If you switch from the XH95 to the XH90, that also means a slightly less powerful image processor. The XH90 series uses the X1 4K HDR. The image processing remains very good, although we do see differences. For example, the noise reduction is clearly less strong. This meant that the ‘low’ setting was often not sufficient for both settings to eliminate noise sufficiently. You can of course opt for ‘car’ with the risk that the TV sometimes works a little too enthusiastically. The main shortcoming in our opinion is the lack of Super bit mapping, the technique that Sony uses to eliminate color bands in soft color transitions. That’s a strong point for Sony, and the XH90 has to do without it. In our Game of Thrones scene, that was painfully clear.
Sony KD-55XH9005 – Gaming, Reflections and Viewing Angles
The XH90 series does not use X-Wide Angle film, so you have to take into account the fairly limited viewing angle that is so typical for VA panels. Especially contrast leads below the viewing angle, and certainly in extreme HDR images you can see the segments of the backlight very well.
What about the gaming qualities of the XH90? Sony advertises the XH90 as a “Ready for PlayStation 5” TV. The HDMI 2.1 ports provide the full 48Gbps bandwidth, although it is now clear that models with 40Gbps bandwidth will also suffice (for example, the Xbox Series X itself also offers a maximum of 40Gbps). In the meantime, it already supports 4K120.
We still have to wait for VRR and ALLM, which will come via an extra firmware update. Also keep in mind that you have to choose between Dolby Vision support or 4K120 support on input 3 and 4. It is not possible to combine both. We already saw a similar phenomenon on the LG OLED48CX6LB, where the use of AMD Freesync and Dolby Vision are mutually exclusive. Whether that can ever be resolved is the question. In any case, it means that Dolby Vision gaming in 4K120 on the Sony XH90 is impossible, although it remains to be seen if that is a likely scenario for the time being. The Xbox Series X supports Dolby Vision and 4K120, but whether there will be games that use both is not yet clear.
The input lag in the User image mode is 105.2 ms, which is too much for decent gaming. In game mode, the lag drops to 21.2 ms, which is an excellent result, but has to give way to a lot of competitors who are often already below 15 ms.
Sony KD-55XH9005 – Sound quality
The XH90 series offers ‘Acoustic Multi Audio’ but only on the 65 inch and larger models. Our 55-inch model has to be a fairly typical 2x 10W sound solution, but it got the new X-balanced drivers, which provide more volume and a richer bass.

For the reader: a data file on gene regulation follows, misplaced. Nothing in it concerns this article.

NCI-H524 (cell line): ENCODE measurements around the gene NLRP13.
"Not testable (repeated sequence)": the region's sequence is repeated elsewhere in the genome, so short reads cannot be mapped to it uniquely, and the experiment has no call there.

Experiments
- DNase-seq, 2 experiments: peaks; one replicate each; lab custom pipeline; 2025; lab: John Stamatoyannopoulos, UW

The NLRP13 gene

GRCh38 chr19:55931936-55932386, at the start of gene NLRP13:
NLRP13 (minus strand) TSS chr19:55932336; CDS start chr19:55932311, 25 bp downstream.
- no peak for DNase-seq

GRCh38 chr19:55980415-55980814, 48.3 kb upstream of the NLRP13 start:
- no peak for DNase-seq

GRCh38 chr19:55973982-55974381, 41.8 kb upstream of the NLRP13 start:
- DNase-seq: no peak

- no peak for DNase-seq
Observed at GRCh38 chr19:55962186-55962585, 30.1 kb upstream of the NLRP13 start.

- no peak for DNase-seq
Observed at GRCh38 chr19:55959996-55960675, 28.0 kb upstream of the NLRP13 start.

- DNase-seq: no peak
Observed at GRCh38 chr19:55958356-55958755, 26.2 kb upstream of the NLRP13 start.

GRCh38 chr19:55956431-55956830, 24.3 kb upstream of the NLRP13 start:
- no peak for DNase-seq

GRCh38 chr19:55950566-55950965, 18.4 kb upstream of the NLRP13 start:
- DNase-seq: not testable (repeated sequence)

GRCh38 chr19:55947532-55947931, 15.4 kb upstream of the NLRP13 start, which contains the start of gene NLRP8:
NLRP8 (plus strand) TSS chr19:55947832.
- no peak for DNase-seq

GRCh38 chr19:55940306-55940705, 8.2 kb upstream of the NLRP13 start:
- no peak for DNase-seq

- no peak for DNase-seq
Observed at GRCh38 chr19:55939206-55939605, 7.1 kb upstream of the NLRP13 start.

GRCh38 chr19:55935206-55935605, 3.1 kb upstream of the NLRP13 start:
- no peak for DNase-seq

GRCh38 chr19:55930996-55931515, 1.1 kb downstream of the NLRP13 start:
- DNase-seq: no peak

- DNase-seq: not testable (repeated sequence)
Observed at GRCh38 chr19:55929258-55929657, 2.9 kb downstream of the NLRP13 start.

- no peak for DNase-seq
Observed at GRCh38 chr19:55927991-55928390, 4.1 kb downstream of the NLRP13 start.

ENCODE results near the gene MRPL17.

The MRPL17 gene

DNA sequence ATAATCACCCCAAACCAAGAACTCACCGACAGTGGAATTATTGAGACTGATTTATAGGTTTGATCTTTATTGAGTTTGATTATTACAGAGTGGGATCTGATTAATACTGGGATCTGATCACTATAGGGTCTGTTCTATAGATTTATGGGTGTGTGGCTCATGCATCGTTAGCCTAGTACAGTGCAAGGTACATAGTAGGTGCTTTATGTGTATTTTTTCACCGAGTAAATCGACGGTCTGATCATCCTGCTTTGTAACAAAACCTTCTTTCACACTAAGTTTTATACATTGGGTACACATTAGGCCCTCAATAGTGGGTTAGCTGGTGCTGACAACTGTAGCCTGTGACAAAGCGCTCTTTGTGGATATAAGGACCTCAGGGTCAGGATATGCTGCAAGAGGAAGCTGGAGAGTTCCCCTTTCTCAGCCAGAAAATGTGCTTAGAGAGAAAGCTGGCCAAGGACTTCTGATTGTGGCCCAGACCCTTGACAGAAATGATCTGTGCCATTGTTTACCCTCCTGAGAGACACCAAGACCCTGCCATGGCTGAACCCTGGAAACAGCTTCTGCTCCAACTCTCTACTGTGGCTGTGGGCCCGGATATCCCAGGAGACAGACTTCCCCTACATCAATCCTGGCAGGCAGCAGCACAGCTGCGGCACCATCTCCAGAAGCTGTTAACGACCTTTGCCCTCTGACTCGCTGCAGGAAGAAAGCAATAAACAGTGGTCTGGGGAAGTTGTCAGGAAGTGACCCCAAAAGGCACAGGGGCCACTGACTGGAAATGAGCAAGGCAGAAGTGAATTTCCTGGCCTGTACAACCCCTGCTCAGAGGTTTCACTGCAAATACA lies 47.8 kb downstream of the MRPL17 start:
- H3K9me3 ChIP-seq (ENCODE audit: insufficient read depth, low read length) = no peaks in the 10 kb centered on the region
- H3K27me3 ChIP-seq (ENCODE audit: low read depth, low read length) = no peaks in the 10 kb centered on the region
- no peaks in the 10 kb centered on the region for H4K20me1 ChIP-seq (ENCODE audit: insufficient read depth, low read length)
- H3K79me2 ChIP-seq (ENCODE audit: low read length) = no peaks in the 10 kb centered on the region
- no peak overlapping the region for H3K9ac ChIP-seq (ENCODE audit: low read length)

With that configuration, the XH90 shows a very decent result, although we miss some bass here and there. The TV avoids overdriving of the drivers quite well, without ostentatious interfering with the sound. There is Dolby Atmos support, but for a true Dolby Atmos experience, an external sound solution seems to be the better choice.
Good motion sharpness
Excellent user experience (Android 9 and remote)
The not so good
Limited number of dimming zones
Minimal loss of white detail in HDR
Possible issues with 4K120?
No HDR10 +
With the XH90 series, Sony wants to have a TV in the line-up that is ready for the PS5. Before that, the KD-55XH9005 was equipped with two HDMI 2.1 ports, but all HDMI 2.1 features come via firmware updates. 4K120 HFR is now possible, VRR and ALLM are all waiting. However, the TV does not allow you to activate Dolby Vision and 4K120 at the same time, a combination that is possible with competitor LG. And in the meantime, problems of loss of detail have been discovered when using 4K120. It doesn’t really give the necessary confidence that the XH90 is ready for next-gen gaming. Although we must admit that it is a bit of a mystery to what extent these limitations will also turn out to be real limitations.
If we leave gaming aside for a moment, the KD-55XH9005 is a very capable mid-range. It provides excellent contrast, and the local dimming algorithm works well, although it cannot deliver strong improvements due to the limited number of dimming zones. It delivers a lot of clarity and even though the color range is just below what we expect for HDR, the HDR images are very beautiful. In SDR, the images are rich and intense and thanks to its high brightness, it can also play its trumps well in a lot of ambient light. The X1 processor does a great job. The Sony interface combined with Android 9 and a handy remote guarantee excellent ease of use.